Carolina Law students give back

The UNC School of Law’s Pro Bono Program allows law students to serve unmet legal needs in their communities while providing students with hands-on experience in the field.

UNC School of Law students talk to each other.

Not many law students can say they’ve contributed to a federal court case. But Rachel E. Grossman, a first-year student at the UNC School of Law, has already checked that accomplishment off her list.

Through Carolina Law’s Pro Bono Program, which allows law students to work alongside supervising attorneys in the field, Grossman played a crucial role in preparing an amicus brief for a U.S. court of appeals. That brief, which included research supporting a ruling to provide medical care to incarcerated transgender women, was successfully filed this January.

“I came into law school because I wanted to do social justice work, and I think it’s important not to forget about what that looks like in practice,” Grossman said. “Pro bono work has been a good way to stay centered on the communities I care about and the reasons I’m here — the reasons why I want to be an attorney and practice law.”

The Pro Bono Program allows Carolina Law students to get hands-on experience by working on cases that range from helping cancer patients complete complex legal forms to securing humanitarian aid for refugee children to assisting clients with wills and advanced directives.

While the program is designed to provide free student support to under-resourced legal organizations in North Carolina, program director Allison Standard said pro bono work is just as rewarding for students as it is for the communities they serve.

“We’re hoping to meet unmet legal needs in the community, and at the same time we are hoping for students to get experience developing legal skills, which will help them make decisions about where they might like to be in the legal profession,” she said. “It’s a two-fold mission in a wonderful way.”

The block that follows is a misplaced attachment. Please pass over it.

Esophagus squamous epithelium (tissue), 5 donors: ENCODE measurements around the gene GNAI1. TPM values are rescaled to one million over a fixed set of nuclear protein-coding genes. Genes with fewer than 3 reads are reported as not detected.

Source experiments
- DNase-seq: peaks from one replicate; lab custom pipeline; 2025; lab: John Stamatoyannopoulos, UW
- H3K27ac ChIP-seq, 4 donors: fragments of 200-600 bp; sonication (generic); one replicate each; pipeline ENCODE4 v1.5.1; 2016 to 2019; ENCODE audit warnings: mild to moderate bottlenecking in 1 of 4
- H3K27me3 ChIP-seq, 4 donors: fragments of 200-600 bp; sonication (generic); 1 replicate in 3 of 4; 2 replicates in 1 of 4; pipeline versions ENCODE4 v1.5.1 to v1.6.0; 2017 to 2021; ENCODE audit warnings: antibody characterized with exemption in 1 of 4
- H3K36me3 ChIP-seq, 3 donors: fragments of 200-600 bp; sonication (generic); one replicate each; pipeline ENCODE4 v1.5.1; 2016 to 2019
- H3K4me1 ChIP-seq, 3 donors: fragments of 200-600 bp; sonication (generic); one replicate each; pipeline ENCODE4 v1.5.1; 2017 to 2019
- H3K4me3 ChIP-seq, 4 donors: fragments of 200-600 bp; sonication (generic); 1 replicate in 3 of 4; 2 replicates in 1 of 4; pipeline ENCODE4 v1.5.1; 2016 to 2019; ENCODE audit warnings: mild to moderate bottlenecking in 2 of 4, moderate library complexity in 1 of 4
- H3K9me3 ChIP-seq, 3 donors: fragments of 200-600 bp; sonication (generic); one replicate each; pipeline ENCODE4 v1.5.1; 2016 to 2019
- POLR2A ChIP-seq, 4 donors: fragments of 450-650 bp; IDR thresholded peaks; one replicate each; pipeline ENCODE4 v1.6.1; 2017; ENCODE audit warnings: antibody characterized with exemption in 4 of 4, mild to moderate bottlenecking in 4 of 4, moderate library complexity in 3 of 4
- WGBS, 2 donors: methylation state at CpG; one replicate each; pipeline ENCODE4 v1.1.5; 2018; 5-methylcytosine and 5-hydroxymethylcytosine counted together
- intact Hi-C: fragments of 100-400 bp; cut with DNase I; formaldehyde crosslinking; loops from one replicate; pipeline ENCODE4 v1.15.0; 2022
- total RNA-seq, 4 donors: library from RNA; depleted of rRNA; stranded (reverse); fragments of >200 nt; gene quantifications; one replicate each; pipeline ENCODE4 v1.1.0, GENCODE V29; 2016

Whether they’re interacting with clients firsthand, preparing legal documents or helping with case research, Carolina law students benefit from the supervision and guidance of seasoned attorneys.

“One of the special things about the program is that it doesn’t matter what you’re planning to do after law school,” Standard said. “Students who are planning to work in public interest legal careers are doing pro bono, but students who plan to do corporate law at large law firms in big cities are doing it too.”

Over winter break, 145 students volunteered to take on pro bono projects during their time off.

“It always surprises me how many students are willing to give their time and volunteer for these projects,” Standard said. “It makes me proud. And it’s so valuable because being able to put things you’ve learned in the classroom to use really makes students think about how the law affects real people.”

Grossman, who enrolled at Carolina Law to give back to the state where she grew up, agrees.

“When you start to build connections with community members who are in need of pro bono work, I think it gets us into the mindset of thinking about the law as an agent for change and not just as a preserver of the status quo and creator of paychecks,” Grossman said.

As the program enters its 21st year at Carolina Law, Standard said the underlying goal remains the same: inspiring students to develop a commitment to service in the legal profession.

“Students start to see and understand the power that they have as law students,” she said, “and the even greater power they will have as lawyers to make a difference.”